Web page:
Diving to recover Herodian columns from Caesarea’s harbor, breaking ground at a new dig in Jordan, restoring a Middle Bronze (22nd–16th century B.C.) “mansion” in the Sharon Plain—these are a few of the excavation opportunities for volunteers in 1982.
A dig provides the chance to live with other volunteers from many parts of the world and perhaps to discover an inscribed sherd, a rare musical instrument, or a common cooking pot that seems so special when it’s found in your digging area. You will also discover muscles you may not have challenged and what it’s like to awake and work before dawn. Although most digs set 18 as a minimum age for volunteers, as Professor Ken Holum, area supervisor at Caesarea, stresses, “There is no maximum. We’ve had very fine excavators who are in their 60’s and 70’s.”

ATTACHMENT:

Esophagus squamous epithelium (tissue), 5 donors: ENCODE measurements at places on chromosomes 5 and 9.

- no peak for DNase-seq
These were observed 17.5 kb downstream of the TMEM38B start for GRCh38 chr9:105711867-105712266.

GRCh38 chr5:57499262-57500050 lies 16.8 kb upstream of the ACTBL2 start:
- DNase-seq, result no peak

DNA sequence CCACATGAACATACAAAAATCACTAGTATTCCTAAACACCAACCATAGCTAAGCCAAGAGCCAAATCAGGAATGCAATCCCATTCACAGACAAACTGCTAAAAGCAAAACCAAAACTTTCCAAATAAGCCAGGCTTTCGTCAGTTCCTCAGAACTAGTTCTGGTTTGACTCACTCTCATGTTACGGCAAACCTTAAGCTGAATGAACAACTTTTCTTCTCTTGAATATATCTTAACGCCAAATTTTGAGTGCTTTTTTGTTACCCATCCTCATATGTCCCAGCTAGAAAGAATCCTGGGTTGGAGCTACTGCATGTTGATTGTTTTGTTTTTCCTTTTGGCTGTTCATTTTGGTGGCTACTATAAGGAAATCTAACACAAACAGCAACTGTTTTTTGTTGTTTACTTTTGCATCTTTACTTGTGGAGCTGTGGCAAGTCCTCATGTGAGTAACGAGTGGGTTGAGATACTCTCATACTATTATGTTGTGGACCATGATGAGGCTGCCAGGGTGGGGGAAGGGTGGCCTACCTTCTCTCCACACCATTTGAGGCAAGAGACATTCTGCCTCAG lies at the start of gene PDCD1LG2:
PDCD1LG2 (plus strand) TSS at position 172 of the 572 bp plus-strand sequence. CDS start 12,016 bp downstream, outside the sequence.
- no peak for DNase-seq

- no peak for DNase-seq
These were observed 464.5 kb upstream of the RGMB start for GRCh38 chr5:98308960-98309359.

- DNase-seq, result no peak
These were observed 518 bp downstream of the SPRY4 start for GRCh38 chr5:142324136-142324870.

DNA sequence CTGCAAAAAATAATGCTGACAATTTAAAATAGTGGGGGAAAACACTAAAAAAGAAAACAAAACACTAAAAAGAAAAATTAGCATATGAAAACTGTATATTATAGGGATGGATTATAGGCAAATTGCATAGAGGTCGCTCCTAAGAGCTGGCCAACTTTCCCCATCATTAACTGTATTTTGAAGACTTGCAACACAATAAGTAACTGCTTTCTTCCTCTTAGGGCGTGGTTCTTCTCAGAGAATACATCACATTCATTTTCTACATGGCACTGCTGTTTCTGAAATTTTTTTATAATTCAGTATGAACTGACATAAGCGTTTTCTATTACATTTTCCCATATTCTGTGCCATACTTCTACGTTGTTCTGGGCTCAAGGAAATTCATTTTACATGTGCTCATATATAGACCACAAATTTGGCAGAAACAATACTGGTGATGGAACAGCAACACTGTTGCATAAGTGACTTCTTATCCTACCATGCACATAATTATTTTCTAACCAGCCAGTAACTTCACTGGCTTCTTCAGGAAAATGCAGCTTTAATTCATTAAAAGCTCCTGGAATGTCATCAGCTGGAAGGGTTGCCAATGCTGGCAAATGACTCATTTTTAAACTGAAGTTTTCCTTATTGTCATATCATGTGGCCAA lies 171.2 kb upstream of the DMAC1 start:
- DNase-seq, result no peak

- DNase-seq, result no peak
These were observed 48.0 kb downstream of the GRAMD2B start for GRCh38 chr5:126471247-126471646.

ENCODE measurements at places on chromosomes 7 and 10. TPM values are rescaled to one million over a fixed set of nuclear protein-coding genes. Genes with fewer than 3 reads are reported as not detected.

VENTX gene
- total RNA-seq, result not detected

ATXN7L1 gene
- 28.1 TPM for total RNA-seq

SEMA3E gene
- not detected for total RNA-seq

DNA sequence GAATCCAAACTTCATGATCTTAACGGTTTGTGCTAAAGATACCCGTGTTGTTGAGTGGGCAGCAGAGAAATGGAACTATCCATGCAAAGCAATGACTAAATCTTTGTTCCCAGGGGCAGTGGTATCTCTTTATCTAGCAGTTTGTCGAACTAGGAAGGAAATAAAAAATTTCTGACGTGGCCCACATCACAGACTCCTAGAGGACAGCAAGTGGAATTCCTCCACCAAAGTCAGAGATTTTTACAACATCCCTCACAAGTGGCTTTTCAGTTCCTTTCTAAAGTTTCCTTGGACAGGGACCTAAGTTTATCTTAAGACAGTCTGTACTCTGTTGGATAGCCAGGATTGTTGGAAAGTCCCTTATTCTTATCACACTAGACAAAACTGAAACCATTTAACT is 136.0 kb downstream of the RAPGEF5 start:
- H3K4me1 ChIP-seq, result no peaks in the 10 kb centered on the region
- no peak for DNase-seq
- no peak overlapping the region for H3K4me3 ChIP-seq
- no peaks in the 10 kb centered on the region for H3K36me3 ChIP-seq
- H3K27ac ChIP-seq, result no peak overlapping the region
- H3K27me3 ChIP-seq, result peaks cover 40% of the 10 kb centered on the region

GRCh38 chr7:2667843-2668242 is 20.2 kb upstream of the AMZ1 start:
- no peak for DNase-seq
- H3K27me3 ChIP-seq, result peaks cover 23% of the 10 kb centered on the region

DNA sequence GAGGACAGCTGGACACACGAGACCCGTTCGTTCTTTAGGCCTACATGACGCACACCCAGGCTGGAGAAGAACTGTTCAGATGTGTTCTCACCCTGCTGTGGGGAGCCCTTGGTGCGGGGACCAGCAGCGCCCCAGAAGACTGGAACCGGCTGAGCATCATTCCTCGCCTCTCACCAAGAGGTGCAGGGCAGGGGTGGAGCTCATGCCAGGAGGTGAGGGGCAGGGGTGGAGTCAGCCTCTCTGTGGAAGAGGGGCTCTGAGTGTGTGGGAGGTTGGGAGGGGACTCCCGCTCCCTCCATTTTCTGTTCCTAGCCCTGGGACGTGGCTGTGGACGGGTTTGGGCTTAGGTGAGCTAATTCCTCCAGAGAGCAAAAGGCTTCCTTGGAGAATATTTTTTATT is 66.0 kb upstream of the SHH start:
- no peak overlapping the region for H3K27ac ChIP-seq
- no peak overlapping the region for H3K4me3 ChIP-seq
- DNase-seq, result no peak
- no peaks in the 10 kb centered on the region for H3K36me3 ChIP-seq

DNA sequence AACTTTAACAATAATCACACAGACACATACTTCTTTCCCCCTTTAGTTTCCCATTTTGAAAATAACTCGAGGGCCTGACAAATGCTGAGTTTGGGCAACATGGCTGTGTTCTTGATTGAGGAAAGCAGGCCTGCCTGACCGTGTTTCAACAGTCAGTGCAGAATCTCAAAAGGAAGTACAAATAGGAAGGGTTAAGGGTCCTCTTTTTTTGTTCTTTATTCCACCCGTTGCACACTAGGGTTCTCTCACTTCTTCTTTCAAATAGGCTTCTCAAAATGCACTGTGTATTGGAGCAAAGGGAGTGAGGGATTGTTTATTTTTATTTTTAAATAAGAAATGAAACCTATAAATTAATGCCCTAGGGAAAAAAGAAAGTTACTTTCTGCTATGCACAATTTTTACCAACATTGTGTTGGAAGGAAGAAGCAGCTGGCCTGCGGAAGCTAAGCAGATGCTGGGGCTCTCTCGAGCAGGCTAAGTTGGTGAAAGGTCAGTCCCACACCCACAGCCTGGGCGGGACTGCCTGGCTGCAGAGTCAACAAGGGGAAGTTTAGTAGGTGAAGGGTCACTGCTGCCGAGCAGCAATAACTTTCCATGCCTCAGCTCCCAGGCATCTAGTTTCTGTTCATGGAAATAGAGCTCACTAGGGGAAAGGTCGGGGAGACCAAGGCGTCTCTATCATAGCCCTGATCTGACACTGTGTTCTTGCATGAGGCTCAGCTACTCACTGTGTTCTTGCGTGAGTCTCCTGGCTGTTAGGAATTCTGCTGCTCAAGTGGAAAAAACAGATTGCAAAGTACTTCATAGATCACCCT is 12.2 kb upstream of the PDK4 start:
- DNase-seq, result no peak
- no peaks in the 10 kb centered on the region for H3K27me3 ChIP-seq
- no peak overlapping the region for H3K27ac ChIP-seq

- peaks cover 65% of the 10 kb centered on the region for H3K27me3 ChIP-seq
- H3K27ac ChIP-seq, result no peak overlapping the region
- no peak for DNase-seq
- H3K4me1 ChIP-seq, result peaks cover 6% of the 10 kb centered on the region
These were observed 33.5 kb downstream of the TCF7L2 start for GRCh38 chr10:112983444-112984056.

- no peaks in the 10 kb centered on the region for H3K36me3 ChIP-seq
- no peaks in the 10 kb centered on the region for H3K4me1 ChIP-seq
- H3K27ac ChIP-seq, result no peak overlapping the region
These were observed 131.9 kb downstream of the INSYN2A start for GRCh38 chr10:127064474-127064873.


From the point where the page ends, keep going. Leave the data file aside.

The digs are as diverse as the nationalities and ages of their volunteers. Minimum stay, academic credit, location, costs and accommodations are all variables to be considered. Write for more information to the representatives of digs that complement your own hopes and expectations. You may decide to join the scores of BAR readers who, in summers past, have volunteered for the adventure of hands-on archaeology.